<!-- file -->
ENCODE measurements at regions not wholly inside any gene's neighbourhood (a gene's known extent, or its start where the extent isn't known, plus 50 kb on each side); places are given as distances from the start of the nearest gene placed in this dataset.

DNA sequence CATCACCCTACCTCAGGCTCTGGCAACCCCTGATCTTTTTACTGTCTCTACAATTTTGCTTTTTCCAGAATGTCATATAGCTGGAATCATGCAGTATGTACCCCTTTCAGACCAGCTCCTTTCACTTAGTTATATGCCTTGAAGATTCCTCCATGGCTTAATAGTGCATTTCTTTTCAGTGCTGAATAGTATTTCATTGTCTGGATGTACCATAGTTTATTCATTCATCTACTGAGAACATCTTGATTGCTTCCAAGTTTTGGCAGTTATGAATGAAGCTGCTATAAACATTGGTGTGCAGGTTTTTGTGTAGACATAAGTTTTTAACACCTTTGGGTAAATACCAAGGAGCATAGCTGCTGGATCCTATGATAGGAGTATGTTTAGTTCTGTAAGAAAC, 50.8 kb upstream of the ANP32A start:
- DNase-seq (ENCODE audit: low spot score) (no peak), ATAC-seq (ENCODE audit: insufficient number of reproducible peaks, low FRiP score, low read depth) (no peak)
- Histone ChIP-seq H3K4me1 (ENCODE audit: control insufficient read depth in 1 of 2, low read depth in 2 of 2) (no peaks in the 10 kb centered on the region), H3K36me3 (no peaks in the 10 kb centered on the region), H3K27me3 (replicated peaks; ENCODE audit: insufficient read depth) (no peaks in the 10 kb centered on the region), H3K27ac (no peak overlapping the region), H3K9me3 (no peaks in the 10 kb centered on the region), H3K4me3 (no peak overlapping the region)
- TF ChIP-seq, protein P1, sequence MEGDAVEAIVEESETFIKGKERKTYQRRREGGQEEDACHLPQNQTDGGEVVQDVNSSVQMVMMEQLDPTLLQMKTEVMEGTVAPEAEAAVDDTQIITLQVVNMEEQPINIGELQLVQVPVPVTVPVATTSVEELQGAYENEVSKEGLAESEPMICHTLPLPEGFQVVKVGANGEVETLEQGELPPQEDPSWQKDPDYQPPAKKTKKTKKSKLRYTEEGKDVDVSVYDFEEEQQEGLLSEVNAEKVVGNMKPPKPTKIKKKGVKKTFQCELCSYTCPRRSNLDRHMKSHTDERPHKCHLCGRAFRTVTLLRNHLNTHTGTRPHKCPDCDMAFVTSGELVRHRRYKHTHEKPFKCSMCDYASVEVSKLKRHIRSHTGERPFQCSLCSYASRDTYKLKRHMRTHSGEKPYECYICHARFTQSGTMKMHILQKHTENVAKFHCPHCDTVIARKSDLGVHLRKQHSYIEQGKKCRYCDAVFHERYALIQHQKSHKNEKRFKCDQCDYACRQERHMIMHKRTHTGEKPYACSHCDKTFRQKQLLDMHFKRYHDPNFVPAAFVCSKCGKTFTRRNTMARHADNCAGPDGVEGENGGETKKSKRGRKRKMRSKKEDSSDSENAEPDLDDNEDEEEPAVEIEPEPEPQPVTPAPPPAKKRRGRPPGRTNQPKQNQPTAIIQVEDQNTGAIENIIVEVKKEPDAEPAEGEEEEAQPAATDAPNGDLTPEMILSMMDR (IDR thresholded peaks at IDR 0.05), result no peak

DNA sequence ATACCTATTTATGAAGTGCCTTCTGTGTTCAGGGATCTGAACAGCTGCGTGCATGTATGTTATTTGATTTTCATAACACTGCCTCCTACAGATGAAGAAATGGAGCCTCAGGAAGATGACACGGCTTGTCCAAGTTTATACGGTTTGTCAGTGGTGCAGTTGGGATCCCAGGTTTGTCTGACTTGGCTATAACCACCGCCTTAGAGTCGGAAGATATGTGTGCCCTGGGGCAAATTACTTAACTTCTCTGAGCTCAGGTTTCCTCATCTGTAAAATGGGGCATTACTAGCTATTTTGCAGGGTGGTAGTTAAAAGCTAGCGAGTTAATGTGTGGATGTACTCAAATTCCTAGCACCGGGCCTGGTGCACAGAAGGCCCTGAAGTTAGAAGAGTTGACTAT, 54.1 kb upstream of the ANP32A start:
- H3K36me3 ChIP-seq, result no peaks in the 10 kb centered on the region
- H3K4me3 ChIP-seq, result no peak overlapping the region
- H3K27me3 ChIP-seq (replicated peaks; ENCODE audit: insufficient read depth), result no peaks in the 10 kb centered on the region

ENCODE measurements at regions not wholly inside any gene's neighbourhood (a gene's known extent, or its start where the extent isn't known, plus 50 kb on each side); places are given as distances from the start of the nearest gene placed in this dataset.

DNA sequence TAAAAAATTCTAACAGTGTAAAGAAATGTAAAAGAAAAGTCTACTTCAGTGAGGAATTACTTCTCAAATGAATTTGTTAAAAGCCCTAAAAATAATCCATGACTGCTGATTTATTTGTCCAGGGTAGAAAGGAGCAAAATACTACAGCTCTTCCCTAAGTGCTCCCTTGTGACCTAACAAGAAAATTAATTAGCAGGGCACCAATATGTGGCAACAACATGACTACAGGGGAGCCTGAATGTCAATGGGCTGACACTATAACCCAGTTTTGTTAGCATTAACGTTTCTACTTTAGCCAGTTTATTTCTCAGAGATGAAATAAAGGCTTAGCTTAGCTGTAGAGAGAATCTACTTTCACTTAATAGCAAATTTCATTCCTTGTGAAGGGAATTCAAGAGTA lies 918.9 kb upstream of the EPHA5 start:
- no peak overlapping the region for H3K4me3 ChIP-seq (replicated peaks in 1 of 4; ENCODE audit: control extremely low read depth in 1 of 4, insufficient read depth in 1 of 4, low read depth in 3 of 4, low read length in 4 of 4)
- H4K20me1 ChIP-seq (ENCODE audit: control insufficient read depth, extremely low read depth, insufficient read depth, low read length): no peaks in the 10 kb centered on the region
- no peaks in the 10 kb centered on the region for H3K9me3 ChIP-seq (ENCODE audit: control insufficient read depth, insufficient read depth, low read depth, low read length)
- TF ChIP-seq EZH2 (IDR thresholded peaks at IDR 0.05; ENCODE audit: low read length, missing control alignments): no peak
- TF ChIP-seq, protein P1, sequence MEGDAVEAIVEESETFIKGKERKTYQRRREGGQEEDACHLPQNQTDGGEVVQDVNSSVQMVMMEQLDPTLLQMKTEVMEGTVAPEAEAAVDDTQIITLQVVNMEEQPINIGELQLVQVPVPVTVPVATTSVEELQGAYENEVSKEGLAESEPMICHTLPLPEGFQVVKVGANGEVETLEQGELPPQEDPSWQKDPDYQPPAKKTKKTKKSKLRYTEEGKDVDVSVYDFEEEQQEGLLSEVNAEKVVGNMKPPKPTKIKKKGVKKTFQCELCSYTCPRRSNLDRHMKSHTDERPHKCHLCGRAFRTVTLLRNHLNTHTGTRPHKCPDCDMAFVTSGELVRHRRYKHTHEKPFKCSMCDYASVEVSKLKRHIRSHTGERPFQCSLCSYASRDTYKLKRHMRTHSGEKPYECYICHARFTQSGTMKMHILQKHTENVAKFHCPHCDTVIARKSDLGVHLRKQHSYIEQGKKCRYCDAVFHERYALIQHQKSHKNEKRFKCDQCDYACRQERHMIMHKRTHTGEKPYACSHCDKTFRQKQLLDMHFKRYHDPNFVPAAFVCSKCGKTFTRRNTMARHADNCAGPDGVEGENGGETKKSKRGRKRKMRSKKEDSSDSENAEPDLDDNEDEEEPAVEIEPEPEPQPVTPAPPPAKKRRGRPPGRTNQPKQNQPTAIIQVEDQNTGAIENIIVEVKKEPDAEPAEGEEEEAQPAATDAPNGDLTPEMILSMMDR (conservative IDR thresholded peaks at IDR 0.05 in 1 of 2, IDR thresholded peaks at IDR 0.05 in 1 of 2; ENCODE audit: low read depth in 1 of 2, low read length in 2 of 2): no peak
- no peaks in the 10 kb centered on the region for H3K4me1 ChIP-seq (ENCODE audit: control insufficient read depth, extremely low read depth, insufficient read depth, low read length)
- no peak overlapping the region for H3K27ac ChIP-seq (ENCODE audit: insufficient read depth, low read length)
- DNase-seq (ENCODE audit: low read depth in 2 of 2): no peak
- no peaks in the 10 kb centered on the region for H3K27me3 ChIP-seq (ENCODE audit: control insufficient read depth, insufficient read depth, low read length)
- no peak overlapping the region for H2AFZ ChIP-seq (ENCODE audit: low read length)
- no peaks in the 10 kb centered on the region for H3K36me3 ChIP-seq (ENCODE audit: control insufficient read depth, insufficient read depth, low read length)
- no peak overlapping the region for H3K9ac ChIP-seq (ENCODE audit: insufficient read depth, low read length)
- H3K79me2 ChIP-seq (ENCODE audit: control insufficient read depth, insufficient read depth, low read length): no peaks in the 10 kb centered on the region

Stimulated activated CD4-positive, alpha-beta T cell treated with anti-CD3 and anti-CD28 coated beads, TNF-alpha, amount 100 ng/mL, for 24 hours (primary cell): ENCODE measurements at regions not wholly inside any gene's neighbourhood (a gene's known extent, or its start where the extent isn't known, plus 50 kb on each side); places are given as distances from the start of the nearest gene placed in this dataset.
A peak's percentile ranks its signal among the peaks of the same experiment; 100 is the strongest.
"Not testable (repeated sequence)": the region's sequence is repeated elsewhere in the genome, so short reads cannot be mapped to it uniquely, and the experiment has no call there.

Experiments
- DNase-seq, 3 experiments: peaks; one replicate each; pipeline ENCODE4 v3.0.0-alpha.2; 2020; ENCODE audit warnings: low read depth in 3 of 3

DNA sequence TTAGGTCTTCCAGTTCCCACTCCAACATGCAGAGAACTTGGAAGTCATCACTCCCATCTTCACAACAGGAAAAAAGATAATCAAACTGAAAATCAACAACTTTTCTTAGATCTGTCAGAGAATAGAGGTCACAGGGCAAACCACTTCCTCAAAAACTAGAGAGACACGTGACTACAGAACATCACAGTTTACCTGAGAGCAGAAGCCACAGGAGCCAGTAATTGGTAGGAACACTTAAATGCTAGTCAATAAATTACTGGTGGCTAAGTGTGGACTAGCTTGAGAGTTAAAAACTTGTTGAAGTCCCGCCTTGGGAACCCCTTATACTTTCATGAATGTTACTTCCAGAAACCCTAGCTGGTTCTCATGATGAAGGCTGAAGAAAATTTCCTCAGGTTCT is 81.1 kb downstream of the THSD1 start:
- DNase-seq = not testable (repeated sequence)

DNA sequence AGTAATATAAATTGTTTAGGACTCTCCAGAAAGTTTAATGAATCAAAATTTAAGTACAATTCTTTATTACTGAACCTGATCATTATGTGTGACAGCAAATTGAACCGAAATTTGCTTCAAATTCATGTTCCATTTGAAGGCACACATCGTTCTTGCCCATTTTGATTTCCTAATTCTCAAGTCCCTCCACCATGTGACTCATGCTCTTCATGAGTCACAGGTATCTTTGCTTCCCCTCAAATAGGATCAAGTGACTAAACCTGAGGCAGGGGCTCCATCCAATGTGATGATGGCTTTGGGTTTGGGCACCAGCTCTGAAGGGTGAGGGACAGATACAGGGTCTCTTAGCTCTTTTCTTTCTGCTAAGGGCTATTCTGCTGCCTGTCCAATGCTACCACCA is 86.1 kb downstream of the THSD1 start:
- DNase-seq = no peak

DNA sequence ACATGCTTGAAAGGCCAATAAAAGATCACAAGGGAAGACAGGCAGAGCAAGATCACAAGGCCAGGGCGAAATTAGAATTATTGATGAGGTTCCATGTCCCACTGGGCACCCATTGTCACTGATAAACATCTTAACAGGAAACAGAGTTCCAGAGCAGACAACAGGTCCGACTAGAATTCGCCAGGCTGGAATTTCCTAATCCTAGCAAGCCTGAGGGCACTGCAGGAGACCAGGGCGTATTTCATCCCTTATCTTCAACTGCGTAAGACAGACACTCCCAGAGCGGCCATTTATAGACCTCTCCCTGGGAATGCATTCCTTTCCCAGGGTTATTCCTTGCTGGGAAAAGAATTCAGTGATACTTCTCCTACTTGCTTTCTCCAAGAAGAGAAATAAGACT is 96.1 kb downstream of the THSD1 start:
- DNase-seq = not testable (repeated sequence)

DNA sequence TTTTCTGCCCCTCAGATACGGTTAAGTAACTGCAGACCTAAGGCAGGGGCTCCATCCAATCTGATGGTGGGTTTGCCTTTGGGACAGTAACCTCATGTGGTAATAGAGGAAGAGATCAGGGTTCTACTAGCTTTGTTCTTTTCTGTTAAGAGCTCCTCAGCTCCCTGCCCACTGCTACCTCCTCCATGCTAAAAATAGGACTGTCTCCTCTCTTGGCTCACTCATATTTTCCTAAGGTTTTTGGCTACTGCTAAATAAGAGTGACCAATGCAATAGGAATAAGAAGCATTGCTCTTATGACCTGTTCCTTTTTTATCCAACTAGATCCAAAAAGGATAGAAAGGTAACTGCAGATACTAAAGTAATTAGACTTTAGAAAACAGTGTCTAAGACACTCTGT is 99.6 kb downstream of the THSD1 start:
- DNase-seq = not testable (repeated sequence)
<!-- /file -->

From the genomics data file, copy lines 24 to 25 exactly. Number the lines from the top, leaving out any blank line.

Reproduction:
- H3K79me2 ChIP-seq (ENCODE audit: control insufficient read depth, insufficient read depth, low read length): no peaks in the 10 kb centered on the region

Stimulated activated CD4-positive, alpha-beta T cell treated with anti-CD3 and anti-CD28 coated beads, TNF-alpha, amount 100 ng/mL, for 24 hours (primary cell): ENCODE measurements at regions not wholly inside any gene's neighbourhood (a gene's known extent, or its start where the extent isn't known, plus 50 kb on each side); places are given as distances from the start of the nearest gene placed in this dataset.